BTS have had one of the most phenomenal charts runs seen this year since the release of their global smash hit ‘Dynamite.’ After aiming to spread joy during one of the toughest periods this planet has ever had, the septet did just that and gained incredible chart success in turn. While this should be a moment of celebration for BTS, for breaking barriers once again and their ARMY for aiding this success, not everyone is on their side.
On September 28th, BTS made Billboard chart history by re-peaking at Number One on the Hot 100 with Dynamite, extending their number one run to three weeks and making further history by achieving a Billboard all-kill by also topping the Billboard Global 200 (including and excluding the US). During this announcement, Billboard broke down the sales and streams for BTS and claimed that the reason for their re-peak was due to the remixes they released during the 5-week period of Dynamite’s release. Some may say “well Billboard always break down the way’s the song goes number one, it is normal.” Well, this is not exactly true.
Labels have begun tackling the streaming era by releasing remixes of singles in order to aid the sales from dedicated fans. As anyone knows, ARMYs are a force when it comes to pure sales so when given the remixes, they FLEW. BTS have been subject to radio blacklisting due to Korean songs in the past and therefore ARMYs had to utilise their strengths to their advantage for BTS. But it is not only BTS who have used remixes before. Old Town Road by Lil Nas X is notorious for the remixes produced for this song’s longevity on the Hot 100, Cardi B’s smash hit Bodak Yellow featured multiple remixes ad Dua Lipa this year released a remix album for her phenomenal sophomore project Future Nostalgia. Remixes are not new to the industry, but only BTS has been scrutinised for this because the ARMY charted every single remix on iTunes in order to help them where radio lets them down. Billboard has not previously explained the ways in which remixes help aid any other songs success. But it is also important to note that upon release day, Dynamite was already predicted to debut at Number One on the Hot 100.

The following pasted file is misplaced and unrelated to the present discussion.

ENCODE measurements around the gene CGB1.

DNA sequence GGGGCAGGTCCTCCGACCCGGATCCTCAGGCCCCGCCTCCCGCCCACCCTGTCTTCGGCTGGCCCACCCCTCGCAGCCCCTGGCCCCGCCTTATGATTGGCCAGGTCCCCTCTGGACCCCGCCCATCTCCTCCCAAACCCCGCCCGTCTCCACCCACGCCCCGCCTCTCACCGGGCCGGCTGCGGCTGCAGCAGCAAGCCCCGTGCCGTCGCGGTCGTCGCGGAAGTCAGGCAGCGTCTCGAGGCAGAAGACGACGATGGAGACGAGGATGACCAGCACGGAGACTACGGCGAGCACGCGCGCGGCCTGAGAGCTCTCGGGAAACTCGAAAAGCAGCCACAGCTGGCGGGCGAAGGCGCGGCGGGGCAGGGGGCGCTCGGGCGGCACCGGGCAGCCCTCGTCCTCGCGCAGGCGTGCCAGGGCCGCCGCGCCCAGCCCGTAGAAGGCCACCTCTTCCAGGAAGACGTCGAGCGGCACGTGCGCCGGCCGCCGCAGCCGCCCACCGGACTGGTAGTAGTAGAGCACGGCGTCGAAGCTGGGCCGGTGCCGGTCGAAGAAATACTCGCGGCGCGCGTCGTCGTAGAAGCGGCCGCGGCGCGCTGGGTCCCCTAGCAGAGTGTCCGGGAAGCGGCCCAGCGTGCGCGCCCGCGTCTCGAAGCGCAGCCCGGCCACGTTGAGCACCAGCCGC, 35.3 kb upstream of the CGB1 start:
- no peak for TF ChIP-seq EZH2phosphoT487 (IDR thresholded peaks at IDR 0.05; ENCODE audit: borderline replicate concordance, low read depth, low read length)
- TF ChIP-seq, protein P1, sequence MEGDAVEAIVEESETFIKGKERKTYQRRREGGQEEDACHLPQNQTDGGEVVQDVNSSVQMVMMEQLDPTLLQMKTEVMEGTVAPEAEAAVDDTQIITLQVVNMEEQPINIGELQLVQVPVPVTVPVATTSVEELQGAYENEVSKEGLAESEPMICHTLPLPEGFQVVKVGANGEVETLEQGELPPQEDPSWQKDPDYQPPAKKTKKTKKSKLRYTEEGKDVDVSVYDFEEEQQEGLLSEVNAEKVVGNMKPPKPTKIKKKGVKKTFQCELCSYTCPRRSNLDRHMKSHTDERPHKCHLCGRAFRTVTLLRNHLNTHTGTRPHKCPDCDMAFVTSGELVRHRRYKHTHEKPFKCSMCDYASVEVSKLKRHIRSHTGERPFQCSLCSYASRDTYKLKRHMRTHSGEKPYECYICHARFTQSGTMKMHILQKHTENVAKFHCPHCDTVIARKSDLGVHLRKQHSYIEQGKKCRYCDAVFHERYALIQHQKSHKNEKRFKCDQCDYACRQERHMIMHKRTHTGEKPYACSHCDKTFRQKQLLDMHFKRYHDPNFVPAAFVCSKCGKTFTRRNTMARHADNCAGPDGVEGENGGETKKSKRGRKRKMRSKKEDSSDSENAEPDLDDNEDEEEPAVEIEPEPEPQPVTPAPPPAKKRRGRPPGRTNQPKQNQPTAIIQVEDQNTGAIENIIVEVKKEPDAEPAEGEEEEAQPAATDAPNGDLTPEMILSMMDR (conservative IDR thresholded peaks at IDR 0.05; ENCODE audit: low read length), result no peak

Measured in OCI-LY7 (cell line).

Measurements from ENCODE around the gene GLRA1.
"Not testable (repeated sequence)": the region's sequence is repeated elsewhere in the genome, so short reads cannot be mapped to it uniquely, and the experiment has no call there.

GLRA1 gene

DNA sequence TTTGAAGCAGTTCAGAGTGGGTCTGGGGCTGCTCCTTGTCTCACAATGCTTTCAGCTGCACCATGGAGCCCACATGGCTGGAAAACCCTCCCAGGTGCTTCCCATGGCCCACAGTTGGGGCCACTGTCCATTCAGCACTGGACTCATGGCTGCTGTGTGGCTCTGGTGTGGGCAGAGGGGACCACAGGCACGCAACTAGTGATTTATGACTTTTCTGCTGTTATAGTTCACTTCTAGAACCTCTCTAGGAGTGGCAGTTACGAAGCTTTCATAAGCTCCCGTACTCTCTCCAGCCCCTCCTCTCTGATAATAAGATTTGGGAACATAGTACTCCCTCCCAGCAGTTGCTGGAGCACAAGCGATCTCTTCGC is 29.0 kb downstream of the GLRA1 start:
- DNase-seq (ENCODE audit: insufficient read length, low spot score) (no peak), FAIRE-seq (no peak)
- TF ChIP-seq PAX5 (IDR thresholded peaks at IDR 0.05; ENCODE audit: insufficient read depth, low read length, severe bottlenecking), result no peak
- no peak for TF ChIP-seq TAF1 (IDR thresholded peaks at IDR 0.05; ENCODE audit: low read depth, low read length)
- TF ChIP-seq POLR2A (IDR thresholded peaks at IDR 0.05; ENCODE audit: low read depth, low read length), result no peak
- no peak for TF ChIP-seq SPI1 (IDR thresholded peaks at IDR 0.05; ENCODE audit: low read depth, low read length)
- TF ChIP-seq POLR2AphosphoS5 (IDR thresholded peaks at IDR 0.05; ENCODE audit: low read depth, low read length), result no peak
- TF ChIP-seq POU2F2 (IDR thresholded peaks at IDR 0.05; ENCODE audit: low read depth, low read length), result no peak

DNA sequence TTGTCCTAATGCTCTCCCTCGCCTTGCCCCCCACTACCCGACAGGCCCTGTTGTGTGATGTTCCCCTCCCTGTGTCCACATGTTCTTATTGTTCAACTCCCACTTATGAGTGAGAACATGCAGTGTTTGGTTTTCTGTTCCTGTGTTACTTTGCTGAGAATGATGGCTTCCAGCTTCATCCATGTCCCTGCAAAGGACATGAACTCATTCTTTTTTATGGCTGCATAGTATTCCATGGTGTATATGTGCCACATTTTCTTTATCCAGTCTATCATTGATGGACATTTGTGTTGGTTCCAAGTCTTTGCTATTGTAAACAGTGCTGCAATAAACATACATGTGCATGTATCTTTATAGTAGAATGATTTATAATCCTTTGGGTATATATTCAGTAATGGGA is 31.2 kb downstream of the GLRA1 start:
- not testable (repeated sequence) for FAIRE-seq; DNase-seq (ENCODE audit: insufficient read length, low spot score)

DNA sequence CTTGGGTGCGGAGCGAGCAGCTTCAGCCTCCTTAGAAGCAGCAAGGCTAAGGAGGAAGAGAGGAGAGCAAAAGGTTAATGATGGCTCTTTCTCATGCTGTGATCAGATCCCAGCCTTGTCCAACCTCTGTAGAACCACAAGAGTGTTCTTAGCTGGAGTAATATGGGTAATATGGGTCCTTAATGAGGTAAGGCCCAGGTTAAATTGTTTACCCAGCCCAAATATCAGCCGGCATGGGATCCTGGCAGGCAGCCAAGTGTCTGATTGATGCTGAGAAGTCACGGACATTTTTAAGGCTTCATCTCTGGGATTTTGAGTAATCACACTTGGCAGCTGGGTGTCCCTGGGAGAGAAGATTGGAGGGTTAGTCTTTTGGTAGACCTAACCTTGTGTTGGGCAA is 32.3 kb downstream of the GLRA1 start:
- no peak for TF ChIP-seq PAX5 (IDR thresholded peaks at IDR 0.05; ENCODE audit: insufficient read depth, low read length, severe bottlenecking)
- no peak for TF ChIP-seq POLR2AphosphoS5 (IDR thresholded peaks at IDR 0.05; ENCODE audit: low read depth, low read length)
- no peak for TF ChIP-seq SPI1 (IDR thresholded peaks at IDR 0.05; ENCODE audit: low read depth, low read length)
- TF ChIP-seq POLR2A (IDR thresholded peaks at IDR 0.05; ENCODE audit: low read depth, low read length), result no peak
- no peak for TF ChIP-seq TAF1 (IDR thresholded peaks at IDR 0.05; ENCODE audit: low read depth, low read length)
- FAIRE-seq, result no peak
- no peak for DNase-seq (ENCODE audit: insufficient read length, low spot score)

Billboard ‘explaining’ the ways in which the remixes impacted the charts while refusing to do so with other artists leads to once again singling out BTS from their western peers and refuses to acknowledge their achievements for what they are. BTS has already spoken out about feeling like ‘aliens’ in the western industry and Billboard aligning their success purely to remixes undermines the work they have been putting in for years. Other singles released this year were released in multiple different formats including different remixes, different versions of CDs, vinyl, cassettes and even clothing items in order to top the chart but at no point did Billboard explain the success as being purely from bundles, unlike the explanation they gave for BTS. Yes, it is still shocking to see a non-English speaking artist top the charts and remain there for multiple weeks, but this should be celebrated, not undermined, and rushing to explain how such a thing could happen. BTS’ label played the same game that their peers have always played and yet they are the ones being scrutinised for doing so.
BTS have been in the same league as big British and American artists for two years now. They made their name in the States in 2017 and continued to grow and showcase their talents. They have continuously proven themselves through their chart positions and critical acclaim but due to their large fanbase and not being an English speaking artist, the industry still undermines them and the historic achievements they make.
Normalise not having to jump over hurdles to explain how the biggest group in the world have been able to top the charts. Instead, learn to treat and explain their successes the same way you would with their western peers.
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